James 2:1 states, “My brethren, do not hold the faith of our Lord Jesus Christ, the Lord of glory, with partiality” (NKJV). James knew the tendency there is for us to favor one person over another and thus he exhorts his brethren in the faith NOT to show favoritism. In writing this he was well aware of the fact that God shows no favoritism. We read in Romans 2:11, “For there is no partiality with God.” Paul echoed this truth in Ephesians 6:9, “There is no partiality with Him.” This does NOT mean we don’t give honor to certain persons if they are in a position of authority over us, such as parents (see Ephesians 6:1-3) or rulers in government (see Romans 13:1-7). It means we are not to favor a person because of something we like or admire about him, such as their wealth or physical appearance.

James goes on to illustrate this very thing in verses 2-4: “For if there should come into your assembly a man with gold rings, in fine apparel, and there should also come in a poor man in filthy cloths, and you pay attention to the one wearing the fine clothes and say to him, ‘You sit here in a good place,’ and say to the poor man, ‘You stand there,’ or, ‘Sit here at my footstool,’ have you not shown partiality among yourselves, and become judges with evil thoughts.” If we are guilty of this we ought to judge it immediately, for showing favoritism betrays a carnal state where we are acting just like the unsaved all around us. Let’s remember that each person is precious to God and especially those who have been redeemed by His precious grace. He has made us all to be ONE IN CHRIST, and all personal distinctions have been erased as far as He is concerned. Galatians 3:28 declares, “There is neither Jew nor Greek, there is neither slave nor free, there is neither male nor female; for you are all one in Christ Jesus.”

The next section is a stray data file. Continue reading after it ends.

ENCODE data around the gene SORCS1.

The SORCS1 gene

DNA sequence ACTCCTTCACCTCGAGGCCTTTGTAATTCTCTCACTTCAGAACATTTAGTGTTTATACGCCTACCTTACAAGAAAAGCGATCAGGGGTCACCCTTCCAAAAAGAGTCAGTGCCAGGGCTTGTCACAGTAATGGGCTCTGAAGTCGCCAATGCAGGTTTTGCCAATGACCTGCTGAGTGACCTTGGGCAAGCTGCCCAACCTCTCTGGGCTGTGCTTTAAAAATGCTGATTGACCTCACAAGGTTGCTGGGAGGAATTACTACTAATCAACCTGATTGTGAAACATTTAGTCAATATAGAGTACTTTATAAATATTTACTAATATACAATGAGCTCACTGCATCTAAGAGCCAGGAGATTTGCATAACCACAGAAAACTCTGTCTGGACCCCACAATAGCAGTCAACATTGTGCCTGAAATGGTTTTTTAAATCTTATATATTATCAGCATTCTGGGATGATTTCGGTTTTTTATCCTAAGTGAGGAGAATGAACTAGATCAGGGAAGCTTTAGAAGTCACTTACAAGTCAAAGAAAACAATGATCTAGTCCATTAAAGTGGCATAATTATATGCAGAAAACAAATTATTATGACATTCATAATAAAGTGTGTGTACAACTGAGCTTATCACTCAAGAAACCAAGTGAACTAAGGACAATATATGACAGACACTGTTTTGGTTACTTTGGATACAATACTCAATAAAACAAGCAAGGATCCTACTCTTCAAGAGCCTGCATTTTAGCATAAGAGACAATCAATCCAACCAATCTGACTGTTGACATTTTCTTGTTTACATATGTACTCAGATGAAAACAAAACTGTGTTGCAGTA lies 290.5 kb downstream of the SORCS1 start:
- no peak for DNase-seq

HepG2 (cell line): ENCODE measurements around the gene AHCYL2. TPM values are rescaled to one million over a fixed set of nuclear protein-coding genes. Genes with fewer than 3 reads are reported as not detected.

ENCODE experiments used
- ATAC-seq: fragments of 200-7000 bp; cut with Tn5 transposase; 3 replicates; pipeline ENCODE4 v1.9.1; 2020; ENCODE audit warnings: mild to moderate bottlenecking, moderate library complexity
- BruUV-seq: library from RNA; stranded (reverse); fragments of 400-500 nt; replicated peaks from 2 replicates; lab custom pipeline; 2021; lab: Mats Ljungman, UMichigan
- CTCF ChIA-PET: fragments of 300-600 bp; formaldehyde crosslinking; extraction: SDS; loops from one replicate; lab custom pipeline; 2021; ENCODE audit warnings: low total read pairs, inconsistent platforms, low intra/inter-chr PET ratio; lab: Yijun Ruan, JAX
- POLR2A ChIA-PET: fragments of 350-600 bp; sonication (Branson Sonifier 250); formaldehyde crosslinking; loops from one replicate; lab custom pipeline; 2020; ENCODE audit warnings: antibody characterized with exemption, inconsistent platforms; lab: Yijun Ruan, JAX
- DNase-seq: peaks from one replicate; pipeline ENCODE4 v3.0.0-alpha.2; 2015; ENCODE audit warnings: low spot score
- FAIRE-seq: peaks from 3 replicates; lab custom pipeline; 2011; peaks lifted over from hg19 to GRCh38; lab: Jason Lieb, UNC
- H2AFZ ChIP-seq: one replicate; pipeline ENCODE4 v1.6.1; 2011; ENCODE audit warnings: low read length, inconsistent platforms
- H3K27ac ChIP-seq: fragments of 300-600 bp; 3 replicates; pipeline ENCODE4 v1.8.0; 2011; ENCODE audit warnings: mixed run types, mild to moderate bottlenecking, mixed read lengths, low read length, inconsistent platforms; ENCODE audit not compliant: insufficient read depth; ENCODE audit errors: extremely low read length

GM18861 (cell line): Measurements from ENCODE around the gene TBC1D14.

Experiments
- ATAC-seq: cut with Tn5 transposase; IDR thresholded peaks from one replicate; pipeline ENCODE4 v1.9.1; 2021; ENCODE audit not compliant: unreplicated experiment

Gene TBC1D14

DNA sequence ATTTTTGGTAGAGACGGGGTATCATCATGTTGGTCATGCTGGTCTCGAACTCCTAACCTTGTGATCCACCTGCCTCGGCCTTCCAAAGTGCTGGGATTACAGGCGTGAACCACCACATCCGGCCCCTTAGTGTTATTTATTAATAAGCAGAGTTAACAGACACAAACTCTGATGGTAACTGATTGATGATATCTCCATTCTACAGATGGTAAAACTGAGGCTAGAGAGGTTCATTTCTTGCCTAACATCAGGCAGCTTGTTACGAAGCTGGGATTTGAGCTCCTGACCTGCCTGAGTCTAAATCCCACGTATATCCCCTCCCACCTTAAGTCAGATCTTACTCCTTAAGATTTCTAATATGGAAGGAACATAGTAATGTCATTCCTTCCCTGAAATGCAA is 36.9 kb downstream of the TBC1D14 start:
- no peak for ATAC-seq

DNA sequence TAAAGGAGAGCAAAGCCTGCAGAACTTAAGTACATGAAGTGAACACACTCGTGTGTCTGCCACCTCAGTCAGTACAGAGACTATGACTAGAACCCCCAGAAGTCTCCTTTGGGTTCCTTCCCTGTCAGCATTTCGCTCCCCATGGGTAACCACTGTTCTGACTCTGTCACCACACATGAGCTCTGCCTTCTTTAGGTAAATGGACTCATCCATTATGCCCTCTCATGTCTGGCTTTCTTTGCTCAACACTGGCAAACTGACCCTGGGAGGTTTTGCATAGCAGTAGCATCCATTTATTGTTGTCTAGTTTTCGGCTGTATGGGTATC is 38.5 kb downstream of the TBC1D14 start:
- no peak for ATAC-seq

Now let’s read Matthew 21:28-32: “A man had two sons, and he came to the first and said, ‘Son, go, work today in m vineyard,’ He answered and said, ‘I will not,’ but afterward he regretted it and went. Then he came to the second and said likewise. And he answered and said, ‘I go, sir, but he did not go. Which of the two did the will of his father?’ They said to Him, ‘The first.’ Jesus said to them, ‘Assuredly, I say to you that tax collectors and harlots enter the kingdom of God before you. For John came to you in the way of righteousness, and you did not believe him; but tax collectors and harlots believed him; and when you saw it, you did not afterward relent and believe him’.”

The Lord Jesus told this parable to the chief priests and the elders of the people who confronted Jesus and challenged His authority and that of John the Baptist (see verses 23-27). The parable is self-explanatory, for it reveals the true state of these proud and self-righteous religious leaders. Some of them pretended to accept John’s message but their actions proved that they actually were hypocrites who had no desire to do the will of God. They are pictured by the “second son” in the parable. The “first son” illustrates the tax collectors and prostitutes who eventually believed John’s words when he told them to “repent,” for they did indeed change their mind about their sins and did the will of God. The Lord Jesus let the religious rulers know that those despised sinners would enter the kingdom of God because of their repentance and faith, and that they would be shut out because of their unwillingness to believe. (259.1) (DO)